"Freak" Vehicle Makeover Brings Kiss Lawsuit
January 23, 2006 at 6:54 AM (PT)
CLEAR CHANNEL Top 40 WKST (96.1 KISS-FM)/PITTSBURGH is being sued by a contest winner who claims that a vehicle makeover that she won from the station's morning show left her truck undrivable.
COLLEEN KUCZINSKI, who won the MORNING FREAK SHOW's "Freak My Ride" contest, told the PITTSBURGH TRIBUNE-REVIEW, "I thought I'd get a new paint job and new audio, something I could let my son drive. Now it can't be driven. It's been hell. It's beautiful, but not drivable. The frame was cut. It was held together with speaker wires."
According to the paper, the owner of a garage that performed subsequent repairs on the 1986 CHEVROLET S10 pickup claimed that the vehicle had been miswired and that a new suspension system damaged the drive shaft.
While a spokeswoman for CLEAR CHANNEL said she could not comment on pending litigation, the owner of the garage that oversaw the work said KUCZINSKI got a valuable show car three weeks after dropping off a "piece of junk." "I think we did an incredible job for the time frame we had," said DAVID GREENWALD, owner of GREENWALD AUTOMOTIVE, which used a dozen people at three garages to work on the truck.
The station had chosen five winners and five different garages to fix the cars. All five "freaked" vehicles would then compete in a car show. GREENWALD produced a "before" video of KUCZINSKI's truck which showed a vehicle covered in five different colors, dotted with 43 dents and rolling on four different wheels. The truck had no radio and a blown suspension, he said.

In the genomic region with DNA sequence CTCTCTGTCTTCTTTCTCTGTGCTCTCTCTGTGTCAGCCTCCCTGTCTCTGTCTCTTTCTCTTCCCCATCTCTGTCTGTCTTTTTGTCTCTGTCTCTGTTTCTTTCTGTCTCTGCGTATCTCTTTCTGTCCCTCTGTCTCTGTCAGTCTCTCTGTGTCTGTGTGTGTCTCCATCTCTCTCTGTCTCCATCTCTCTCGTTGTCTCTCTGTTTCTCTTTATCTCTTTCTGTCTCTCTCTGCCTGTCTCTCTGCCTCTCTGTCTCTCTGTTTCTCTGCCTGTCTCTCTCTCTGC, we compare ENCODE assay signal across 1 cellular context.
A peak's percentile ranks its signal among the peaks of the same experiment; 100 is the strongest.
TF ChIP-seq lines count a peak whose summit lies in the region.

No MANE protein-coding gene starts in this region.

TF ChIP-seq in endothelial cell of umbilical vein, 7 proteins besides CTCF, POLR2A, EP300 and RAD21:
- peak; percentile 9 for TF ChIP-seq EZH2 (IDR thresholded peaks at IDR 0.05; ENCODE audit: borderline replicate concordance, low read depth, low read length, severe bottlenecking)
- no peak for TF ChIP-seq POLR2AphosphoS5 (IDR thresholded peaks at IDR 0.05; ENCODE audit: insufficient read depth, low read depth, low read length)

After fixing the dents and sandblasting the truck, GREENWALD's crew laid down a copper-speckled yellow paint job, hooked up an air-ride suspension and installed a stereo and entertainment system in the bed, complete with a TV, barbecue and cooler. "I didn't sleep for four days in the last week because we were behind and it was so much more work than we thought," GREENWALD told the TRIBUNE-REVIEW. "We called the truck 'Never Again' because it just wasn't worth it."
KUCZINSKI said she was "ecstatic" when she saw the truck at the competition, which her truck won. But she was immediately angry when she learned she couldn't drive it away. "At first I wanted to enter it into car shows and get recognition for GREENWALD's," KUCZINSKI said. "Now my goal is to have a street-legal truck that I can drive."